The MLK Resources HOME


Here we touch upon a few of the major themes that MLK refers to in his speeches and writings.

  • Racism
    "I have a dream that my four children will one day live in a nation where they will not be judged by the color of their skin but by the content of their character."
    "I have a dream that one day this nation will rise up and live out the true meaning of its creed: We hold these truths to be self-evident that all men are created equal."
    (Excerpted from "I Have A Dream")

    "Martin Luther King epitomized us coming together as a nation to bridge the racial divide,"
    (Royce West, a Dallas attorney who represents Dallas Cowboys wide receiver Michael Irvin.)

  • Spiritual beliefs
    "Immersed in religion at home and in church, King acquired skills and contacts that would serve him well once he accepted his calling as a minister. He considered his father and grandfather as appealing role models who combined pastoral cares with social activism. Although King's theological knowledge and public ministry would take him far from his origins, his basic identity remained rooted in Ebenezer Baptist church traditions that were intertwined with his own family's history."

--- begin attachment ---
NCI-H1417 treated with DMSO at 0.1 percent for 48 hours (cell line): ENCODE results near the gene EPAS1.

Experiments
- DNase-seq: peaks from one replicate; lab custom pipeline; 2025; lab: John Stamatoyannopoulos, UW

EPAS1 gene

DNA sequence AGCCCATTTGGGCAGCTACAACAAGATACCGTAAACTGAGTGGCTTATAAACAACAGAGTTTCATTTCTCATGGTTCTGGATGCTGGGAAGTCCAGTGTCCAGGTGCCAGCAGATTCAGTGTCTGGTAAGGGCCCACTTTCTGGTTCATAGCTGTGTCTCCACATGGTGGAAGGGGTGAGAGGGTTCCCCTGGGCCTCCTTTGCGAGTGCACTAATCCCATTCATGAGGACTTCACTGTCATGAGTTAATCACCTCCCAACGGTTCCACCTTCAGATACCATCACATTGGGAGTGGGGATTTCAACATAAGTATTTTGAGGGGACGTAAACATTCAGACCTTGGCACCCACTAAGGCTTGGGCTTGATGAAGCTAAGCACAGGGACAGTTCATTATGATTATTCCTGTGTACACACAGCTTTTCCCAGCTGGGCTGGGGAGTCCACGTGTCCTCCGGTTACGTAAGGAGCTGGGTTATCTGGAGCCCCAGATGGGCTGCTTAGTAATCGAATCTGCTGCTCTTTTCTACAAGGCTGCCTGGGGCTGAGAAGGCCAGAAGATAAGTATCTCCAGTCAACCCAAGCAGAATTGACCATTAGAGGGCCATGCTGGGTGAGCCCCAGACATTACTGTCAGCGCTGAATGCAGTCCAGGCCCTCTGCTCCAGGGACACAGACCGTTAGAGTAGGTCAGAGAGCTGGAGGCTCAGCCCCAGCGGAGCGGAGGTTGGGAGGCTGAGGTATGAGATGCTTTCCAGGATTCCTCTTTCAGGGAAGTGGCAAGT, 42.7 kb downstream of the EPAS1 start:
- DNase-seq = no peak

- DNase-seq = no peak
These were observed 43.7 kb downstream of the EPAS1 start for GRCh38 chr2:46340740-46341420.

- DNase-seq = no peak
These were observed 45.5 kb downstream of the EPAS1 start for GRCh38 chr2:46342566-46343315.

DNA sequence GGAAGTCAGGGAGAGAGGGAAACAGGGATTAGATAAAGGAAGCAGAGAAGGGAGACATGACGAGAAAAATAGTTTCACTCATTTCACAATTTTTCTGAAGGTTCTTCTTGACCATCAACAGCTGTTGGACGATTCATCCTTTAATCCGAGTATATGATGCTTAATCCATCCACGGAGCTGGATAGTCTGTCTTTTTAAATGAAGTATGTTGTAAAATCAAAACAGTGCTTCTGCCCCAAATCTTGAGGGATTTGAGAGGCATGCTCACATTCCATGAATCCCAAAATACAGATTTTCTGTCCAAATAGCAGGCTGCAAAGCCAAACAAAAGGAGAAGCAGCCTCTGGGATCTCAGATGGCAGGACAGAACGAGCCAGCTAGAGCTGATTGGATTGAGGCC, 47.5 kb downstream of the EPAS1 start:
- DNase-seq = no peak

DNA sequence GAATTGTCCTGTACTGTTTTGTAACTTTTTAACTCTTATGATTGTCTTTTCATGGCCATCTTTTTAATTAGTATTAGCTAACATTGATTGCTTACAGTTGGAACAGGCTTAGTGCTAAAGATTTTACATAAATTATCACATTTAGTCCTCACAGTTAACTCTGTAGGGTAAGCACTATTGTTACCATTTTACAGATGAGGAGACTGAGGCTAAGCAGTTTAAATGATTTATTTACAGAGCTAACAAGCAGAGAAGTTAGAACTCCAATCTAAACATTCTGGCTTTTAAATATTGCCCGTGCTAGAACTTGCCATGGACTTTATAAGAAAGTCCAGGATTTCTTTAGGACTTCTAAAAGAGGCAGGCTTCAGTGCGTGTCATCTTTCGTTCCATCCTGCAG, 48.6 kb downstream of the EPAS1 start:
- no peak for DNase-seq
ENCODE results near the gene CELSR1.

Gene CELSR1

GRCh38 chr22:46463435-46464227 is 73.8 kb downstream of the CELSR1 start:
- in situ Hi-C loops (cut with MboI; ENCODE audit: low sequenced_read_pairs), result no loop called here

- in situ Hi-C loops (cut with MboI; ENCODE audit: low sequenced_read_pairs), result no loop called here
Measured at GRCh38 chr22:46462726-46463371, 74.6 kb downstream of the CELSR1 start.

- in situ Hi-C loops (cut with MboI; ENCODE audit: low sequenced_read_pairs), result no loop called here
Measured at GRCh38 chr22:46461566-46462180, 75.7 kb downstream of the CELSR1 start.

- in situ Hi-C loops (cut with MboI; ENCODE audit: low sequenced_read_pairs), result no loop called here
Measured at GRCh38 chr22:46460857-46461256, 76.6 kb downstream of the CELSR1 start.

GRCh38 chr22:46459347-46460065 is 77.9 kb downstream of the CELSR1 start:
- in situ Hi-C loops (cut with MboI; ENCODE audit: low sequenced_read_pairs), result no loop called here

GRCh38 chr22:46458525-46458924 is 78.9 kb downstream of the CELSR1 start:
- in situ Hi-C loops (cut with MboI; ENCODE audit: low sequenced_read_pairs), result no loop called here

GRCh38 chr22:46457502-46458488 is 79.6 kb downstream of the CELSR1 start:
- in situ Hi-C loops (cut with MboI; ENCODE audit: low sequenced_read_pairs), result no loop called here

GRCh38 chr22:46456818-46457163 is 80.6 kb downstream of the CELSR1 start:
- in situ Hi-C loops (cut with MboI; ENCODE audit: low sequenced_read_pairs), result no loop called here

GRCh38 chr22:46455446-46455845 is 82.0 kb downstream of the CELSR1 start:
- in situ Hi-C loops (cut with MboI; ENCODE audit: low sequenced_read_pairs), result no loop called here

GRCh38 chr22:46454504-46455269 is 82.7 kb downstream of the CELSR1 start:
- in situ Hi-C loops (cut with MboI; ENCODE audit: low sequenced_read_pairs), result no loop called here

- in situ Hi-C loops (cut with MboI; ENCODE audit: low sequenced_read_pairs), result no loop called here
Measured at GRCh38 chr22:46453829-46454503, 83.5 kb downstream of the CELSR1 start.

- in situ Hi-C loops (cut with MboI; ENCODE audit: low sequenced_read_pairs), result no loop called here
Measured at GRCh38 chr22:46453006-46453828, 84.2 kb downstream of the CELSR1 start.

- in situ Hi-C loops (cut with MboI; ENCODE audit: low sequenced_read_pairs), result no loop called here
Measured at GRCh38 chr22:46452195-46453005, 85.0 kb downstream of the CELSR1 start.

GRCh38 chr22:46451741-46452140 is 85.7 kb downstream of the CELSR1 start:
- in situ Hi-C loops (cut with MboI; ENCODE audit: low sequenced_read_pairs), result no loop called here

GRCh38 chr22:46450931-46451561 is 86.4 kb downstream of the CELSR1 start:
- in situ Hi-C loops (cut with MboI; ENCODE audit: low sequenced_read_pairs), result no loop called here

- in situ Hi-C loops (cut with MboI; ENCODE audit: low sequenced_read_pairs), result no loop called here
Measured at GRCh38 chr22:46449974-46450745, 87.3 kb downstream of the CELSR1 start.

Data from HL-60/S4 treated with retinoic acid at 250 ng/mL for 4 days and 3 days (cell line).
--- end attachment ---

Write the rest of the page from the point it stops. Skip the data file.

(Excerpted from "The Believer in the Social Gospel and Nonviolence", an essay by Bro. Anthony Dinh, O.P.)

  • Violence
    Dr. Martin Luther King Jr. led many of the peaceful demonstrations protesting the segregation between blacks and whites. Here is an interesting essay which discusses King's peaceful protesting.

    "Nonviolence is the answer to the crucial political and moral questions of our time: the need for man to overcome oppression and violence without resorting to oppression and violence. Man must evolve from all human conflict a method which rejects revenge, aggression and retaliation. The foundation of such a method is love."
    (Martin Luther King, Jr., Nobel Prize acceptance speech, Stockholm, Sweden, December 11, 1964.)

  • Freedom
    "We know through painful experience that freedom is never voluntarily given by the oppressor; it must be demanded by the oppressed."
    (Letter From Birmingham Jail, 1963)

    "Man is man because he is free to operate within the framework of his destiny. He is free to deliberate, to make decisions, and to choose between alternatives. He is distinguished from animals by his freedom to do evil or to do good and to walk the high road of beauty or tread the low road of ugly degeneracy."
    (Excerpted from The Measures of Man, 1959.)

  • Kings Inspirations
    "Since King believed that oppressed people have a moral obligation to resist any system that refuses to treat them as persons, he believed it necessary to expose and denounce any type of response by the oppressed that would ignore this duty to resist or even would resort to immoral forms of resistance. King chose, therefore, to pattern his crusades after Gandhi's campaigns."
    (Excerpted from "The Believer in the Social Gospel and Nonviolence", an essay by Bro. Anthony Dinh, O.P.)